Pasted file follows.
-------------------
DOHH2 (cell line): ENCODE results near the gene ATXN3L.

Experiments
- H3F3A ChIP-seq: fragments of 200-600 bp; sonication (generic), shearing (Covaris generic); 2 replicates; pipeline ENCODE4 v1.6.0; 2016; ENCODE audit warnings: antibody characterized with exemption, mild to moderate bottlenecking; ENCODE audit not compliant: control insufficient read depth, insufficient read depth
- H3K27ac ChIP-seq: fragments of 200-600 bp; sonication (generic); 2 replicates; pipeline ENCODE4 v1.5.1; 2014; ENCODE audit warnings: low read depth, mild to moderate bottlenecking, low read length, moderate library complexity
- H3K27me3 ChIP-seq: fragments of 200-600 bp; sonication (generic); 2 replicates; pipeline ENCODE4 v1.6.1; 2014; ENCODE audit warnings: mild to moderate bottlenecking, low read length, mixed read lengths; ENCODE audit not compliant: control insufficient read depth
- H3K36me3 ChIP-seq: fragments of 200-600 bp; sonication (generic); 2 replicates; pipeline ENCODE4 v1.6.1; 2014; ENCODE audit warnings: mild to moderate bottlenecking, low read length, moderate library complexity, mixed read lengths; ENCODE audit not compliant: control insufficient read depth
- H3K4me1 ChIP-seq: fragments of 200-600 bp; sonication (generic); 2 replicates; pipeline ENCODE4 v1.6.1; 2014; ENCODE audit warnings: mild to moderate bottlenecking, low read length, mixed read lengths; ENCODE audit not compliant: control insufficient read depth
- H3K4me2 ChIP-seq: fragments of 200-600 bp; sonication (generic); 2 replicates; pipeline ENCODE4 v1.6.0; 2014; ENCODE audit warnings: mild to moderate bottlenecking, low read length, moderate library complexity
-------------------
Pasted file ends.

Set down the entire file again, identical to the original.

DOHH2 (cell line): ENCODE results near the gene ATXN3L.

Experiments
- H3F3A ChIP-seq: fragments of 200-600 bp; sonication (generic), shearing (Covaris generic); 2 replicates; pipeline ENCODE4 v1.6.0; 2016; ENCODE audit warnings: antibody characterized with exemption, mild to moderate bottlenecking; ENCODE audit not compliant: control insufficient read depth, insufficient read depth
- H3K27ac ChIP-seq: fragments of 200-600 bp; sonication (generic); 2 replicates; pipeline ENCODE4 v1.5.1; 2014; ENCODE audit warnings: low read depth, mild to moderate bottlenecking, low read length, moderate library complexity
- H3K27me3 ChIP-seq: fragments of 200-600 bp; sonication (generic); 2 replicates; pipeline ENCODE4 v1.6.1; 2014; ENCODE audit warnings: mild to moderate bottlenecking, low read length, mixed read lengths; ENCODE audit not compliant: control insufficient read depth
- H3K36me3 ChIP-seq: fragments of 200-600 bp; sonication (generic); 2 replicates; pipeline ENCODE4 v1.6.1; 2014; ENCODE audit warnings: mild to moderate bottlenecking, low read length, moderate library complexity, mixed read lengths; ENCODE audit not compliant: control insufficient read depth
- H3K4me1 ChIP-seq: fragments of 200-600 bp; sonication (generic); 2 replicates; pipeline ENCODE4 v1.6.1; 2014; ENCODE audit warnings: mild to moderate bottlenecking, low read length, mixed read lengths; ENCODE audit not compliant: control insufficient read depth
- H3K4me2 ChIP-seq: fragments of 200-600 bp; sonication (generic); 2 replicates; pipeline ENCODE4 v1.6.0; 2014; ENCODE audit warnings: mild to moderate bottlenecking, low read length, moderate library complexity